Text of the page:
Written by Fat Toad Farmer Judith Irving

Last time I wrote our blog in mid-March,  it was a week or so after most of our kids had been born and I was reflecting on all the ways these small, young critters and their moms communicate and stay together.We are now racing towards the end of May and what a difference two months make in the life of a doeling.  As I did chores this morning, I watched this tribe of kids, who now weigh between 25 and  50 pounds  (having started at 6-9 pounds), careen around the barn at what seemed like 20 mph, resembling a gang of street kids feeling the exuberance of youth and energy.

Here’s what they have learned how to do in two months:

  1.  Eat hay and grass.  When you keep kids with their moms, they actually learn these skills right away.  It’s not uncommon to see a 2 day old gnawing on hay, observing the big goats around her.  We put the goats out on pasture about 10 days ago (had to wait until the grass was tall enough), and the kids immediately knew what to do – heads down, munch, repeat until bored, which would be approximately 5 minutes.
  2. Eat grain.  We set up a “creep feed” for our doelings about 3 weeks ago – this means they have a small space they can squeeze through to get into the holding pen and eat grain after their moms have been milked morning and night.  It’s important that these doelings have good nutrition and calorie intake throughout their first six months because we would like them to weigh 80 pounds or more come October 1st when breeding season starts.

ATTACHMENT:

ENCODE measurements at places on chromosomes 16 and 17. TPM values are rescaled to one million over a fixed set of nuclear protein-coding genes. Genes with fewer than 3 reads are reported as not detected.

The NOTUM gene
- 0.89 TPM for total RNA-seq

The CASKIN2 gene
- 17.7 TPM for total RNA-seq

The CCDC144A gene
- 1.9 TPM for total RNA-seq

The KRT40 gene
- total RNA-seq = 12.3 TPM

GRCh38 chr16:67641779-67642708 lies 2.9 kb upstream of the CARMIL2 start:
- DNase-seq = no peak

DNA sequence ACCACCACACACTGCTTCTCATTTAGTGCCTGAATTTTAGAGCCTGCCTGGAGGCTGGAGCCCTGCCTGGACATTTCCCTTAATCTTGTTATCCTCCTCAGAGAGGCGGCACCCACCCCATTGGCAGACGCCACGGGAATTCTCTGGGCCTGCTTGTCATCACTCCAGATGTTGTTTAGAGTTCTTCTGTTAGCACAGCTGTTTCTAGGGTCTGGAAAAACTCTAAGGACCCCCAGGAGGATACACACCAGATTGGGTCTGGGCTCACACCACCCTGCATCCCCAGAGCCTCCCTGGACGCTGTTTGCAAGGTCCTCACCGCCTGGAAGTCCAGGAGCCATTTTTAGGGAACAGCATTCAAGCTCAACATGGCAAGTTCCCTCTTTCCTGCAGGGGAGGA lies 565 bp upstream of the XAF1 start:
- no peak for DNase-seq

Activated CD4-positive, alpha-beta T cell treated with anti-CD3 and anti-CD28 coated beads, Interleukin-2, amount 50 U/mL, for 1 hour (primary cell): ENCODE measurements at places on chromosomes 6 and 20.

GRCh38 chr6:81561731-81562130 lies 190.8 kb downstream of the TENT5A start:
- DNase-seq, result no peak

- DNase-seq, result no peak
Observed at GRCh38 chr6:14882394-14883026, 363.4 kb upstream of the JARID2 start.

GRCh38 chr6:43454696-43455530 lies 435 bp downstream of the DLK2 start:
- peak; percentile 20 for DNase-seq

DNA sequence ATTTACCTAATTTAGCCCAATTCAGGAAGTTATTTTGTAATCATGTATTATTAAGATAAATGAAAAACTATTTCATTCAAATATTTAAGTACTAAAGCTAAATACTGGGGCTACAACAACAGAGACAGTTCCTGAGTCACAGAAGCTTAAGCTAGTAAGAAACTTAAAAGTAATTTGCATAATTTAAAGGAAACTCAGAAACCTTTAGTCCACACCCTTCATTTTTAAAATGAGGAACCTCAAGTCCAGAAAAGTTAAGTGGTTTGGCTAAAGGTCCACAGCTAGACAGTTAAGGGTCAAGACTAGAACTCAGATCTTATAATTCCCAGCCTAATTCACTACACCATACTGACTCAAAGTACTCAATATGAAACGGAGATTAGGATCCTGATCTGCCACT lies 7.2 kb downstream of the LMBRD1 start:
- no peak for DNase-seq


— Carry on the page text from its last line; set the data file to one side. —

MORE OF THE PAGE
3. Nurse – oh right, they knew that from the get go, but they still love it.  A few years ago, when we made the decision to keep kids with their moms, we thought “Hey, they’ll just naturally stop nursing at some point”…not.  They would happily nurse forever.  So we now wean them starting in June.  That means separating the whole tribe from their moms for at least a month.  Pssst – don’t tell them …they get very upset. 
  4. Avoid electric fences – obviously this is a high priority learning item.  Some learn this by touching their little noses to the electric fence that is in the barn area.  I think some just learn by being told in some mysterious way in no uncertain terms by their moms “Keep away from that unless we tell you it’s been left off and then we’ll all bust through it”.  
  5. Socialize with us – we put a very high priority on convincing these little girls that we are the good guys.  We spend time with them every day.  We want them to be comfortable being handled for such things as hoof trimming and milking.  Does that mean that each one comes bouncing over to us when they see us, saying “Pet me! Pet me!”?  Nope.  They all have their personalities and some are more shy than others and remain immune to our kind and generous advances.  In time, they will come around.

The next six months will bring many new “learning opportunities” to these little girls – as mentioned, learning not to nurse.  And then there’s that breeding thing that will start in October.  But don’t tell them about that either…they are way too young!

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